Sightseeing in BAMprint


Tynda (Russian: ?????) is a town in Amur Oblast, Russia, located on the Tynda River (Amur basin). It is an important junction on the BAM railway. With a population of 40,094 (2002 Census) it is the largest town for over 300 miles in any direction. In the early seventies the Soviet government launched a giant project targeting untapped mineral and lumber resources of the Russian Far East. It was to be called the BAM Railway. Tynda became the capital and administrative center of the BAM, and it was built for this role. Geographically it is located in the East of Russia northwest of Vladivostok. Regionally it is the Amur Region of the Russian Federation. It is also almost on the southern border with Yakutia-Sakha Republic of the Russian Federation. The closest large cities are Blagoveschensk (one hour by plane and 12 hours by train), Khabarovsk (30 hours by train), and Neryungri (8 hours by train). Tynda has a small local airport. It is connected by railway with most cities in Russia, including Moscow. more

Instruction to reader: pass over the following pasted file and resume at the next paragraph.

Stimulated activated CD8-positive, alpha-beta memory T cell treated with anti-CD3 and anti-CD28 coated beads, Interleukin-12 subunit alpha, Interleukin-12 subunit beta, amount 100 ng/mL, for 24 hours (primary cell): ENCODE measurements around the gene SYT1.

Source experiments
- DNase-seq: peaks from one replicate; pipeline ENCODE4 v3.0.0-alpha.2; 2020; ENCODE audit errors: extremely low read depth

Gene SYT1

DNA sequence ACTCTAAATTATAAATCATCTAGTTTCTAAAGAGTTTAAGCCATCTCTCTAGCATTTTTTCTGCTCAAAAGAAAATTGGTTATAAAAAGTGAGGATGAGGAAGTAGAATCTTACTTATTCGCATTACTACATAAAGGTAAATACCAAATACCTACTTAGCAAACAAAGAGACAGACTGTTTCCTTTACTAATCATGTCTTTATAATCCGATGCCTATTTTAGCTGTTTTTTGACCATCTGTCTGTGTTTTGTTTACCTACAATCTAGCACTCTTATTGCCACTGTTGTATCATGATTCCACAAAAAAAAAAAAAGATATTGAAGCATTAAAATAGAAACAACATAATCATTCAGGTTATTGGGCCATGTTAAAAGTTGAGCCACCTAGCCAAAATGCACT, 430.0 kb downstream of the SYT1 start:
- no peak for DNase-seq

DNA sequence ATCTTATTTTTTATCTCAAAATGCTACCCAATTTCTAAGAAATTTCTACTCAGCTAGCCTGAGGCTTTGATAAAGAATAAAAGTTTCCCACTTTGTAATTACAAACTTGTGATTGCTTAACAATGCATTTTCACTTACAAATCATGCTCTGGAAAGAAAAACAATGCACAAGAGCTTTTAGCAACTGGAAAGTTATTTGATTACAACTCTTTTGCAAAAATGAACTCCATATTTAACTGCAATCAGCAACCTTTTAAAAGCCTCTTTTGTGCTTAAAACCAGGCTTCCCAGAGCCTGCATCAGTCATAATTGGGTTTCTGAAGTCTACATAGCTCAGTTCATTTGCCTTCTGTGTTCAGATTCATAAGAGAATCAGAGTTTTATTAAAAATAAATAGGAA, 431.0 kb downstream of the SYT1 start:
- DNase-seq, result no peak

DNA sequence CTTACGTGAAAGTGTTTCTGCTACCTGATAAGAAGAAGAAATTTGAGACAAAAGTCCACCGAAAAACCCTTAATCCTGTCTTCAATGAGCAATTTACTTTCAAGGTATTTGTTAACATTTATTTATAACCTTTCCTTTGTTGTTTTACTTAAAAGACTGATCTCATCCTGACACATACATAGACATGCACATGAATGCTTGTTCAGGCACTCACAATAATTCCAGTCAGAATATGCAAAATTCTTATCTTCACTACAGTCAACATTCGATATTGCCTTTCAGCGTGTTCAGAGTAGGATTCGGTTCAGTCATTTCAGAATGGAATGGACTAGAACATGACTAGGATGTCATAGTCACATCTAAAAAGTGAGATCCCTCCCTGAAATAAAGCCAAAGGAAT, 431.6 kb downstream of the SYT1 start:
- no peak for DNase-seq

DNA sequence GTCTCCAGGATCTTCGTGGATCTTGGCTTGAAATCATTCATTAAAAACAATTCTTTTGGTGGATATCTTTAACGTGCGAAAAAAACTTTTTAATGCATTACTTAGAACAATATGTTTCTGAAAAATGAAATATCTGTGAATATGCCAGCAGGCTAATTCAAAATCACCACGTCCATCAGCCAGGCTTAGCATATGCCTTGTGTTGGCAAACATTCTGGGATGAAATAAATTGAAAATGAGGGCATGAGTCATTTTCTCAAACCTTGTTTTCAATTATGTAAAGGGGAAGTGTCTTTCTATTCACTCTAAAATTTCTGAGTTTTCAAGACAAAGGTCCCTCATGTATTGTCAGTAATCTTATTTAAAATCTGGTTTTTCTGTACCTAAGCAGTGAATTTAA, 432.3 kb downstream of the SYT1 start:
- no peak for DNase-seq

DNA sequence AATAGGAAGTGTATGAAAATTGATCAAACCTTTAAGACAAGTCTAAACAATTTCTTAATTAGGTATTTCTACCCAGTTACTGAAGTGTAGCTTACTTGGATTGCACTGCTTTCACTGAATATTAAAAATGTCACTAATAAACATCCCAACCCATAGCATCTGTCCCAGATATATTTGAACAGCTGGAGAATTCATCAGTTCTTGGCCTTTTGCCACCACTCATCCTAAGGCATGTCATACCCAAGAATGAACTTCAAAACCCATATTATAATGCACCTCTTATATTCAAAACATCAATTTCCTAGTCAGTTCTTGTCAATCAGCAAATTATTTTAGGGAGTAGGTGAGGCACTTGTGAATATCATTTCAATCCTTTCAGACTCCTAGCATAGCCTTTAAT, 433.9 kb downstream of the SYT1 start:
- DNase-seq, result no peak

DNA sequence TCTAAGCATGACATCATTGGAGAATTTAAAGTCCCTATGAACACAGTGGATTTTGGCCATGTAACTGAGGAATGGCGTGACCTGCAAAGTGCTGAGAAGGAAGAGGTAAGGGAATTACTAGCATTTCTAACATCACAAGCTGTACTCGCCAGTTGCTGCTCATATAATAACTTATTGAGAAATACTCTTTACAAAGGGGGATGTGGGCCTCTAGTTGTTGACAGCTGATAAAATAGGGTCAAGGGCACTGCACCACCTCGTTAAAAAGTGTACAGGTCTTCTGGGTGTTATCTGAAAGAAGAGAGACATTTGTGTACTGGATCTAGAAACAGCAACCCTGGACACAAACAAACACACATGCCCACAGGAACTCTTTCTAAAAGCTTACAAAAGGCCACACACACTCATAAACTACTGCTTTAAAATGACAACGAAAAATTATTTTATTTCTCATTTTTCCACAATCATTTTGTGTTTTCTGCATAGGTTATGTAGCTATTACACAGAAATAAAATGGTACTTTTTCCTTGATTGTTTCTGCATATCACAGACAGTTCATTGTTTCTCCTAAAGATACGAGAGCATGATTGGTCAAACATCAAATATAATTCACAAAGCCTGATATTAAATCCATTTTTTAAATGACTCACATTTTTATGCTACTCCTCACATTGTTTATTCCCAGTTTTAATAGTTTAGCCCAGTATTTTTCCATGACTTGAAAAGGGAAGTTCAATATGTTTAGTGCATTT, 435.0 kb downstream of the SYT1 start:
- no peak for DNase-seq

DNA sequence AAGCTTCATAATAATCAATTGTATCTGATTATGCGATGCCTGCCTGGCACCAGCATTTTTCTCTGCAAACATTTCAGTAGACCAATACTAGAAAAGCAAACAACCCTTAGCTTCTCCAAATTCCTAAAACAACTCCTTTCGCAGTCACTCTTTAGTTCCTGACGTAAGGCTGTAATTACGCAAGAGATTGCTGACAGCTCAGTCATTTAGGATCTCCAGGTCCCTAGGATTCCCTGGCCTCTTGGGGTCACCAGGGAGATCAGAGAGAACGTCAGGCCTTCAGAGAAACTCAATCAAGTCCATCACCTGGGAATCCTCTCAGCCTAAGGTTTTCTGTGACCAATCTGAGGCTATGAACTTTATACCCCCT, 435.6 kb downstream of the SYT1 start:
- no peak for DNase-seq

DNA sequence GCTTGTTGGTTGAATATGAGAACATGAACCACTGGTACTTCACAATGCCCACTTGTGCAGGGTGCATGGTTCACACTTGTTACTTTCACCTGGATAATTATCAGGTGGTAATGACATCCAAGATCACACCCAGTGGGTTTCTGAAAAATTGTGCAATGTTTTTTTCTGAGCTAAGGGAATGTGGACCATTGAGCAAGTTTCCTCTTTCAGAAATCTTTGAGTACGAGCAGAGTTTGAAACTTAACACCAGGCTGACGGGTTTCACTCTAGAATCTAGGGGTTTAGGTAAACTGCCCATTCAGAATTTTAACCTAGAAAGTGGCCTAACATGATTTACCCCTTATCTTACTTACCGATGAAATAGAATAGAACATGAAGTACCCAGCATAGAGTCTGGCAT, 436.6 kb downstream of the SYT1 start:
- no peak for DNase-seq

The name of the city originally means that the city is located at the very northern tip of unique lake Baikal. Severobaikalsk is closely surrounded by the mountains of Baikalsky mountain ridge from three sides, from the fourth side it is washed by lake Baikal . The city is situated in Buryatia. Severobaikalsk was founded in 1974 thanks to the construction of Baikal-Amur Mainline (railroad). At that time it was just a very small settling of the builders of the Buryat part of BAM. That was 510th kilometer of the new railroad and its name was "New Year Settlement". It represented a group of tents, small wooden huts and railroad cars put on the ground. There were a few heating stations and electricity was produced by mobile diesel power stations. In a few years it would grow into a large transportation unit with mighty construction complex and developed social infrastructure. The population of the city is around 28,000 inhabitants. more